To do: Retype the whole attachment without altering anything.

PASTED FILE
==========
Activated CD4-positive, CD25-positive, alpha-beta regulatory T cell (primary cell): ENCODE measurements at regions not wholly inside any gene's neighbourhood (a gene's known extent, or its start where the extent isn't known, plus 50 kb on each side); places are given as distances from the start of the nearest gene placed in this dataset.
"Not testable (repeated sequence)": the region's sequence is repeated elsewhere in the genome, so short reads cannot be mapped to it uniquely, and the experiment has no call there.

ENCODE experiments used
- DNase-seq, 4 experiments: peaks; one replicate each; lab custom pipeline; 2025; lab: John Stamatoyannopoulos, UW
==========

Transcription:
Activated CD4-positive, CD25-positive, alpha-beta regulatory T cell (primary cell): ENCODE measurements at regions not wholly inside any gene's neighbourhood (a gene's known extent, or its start where the extent isn't known, plus 50 kb on each side); places are given as distances from the start of the nearest gene placed in this dataset.
"Not testable (repeated sequence)": the region's sequence is repeated elsewhere in the genome, so short reads cannot be mapped to it uniquely, and the experiment has no call there.

ENCODE experiments used
- DNase-seq, 4 experiments: peaks; one replicate each; lab custom pipeline; 2025; lab: John Stamatoyannopoulos, UW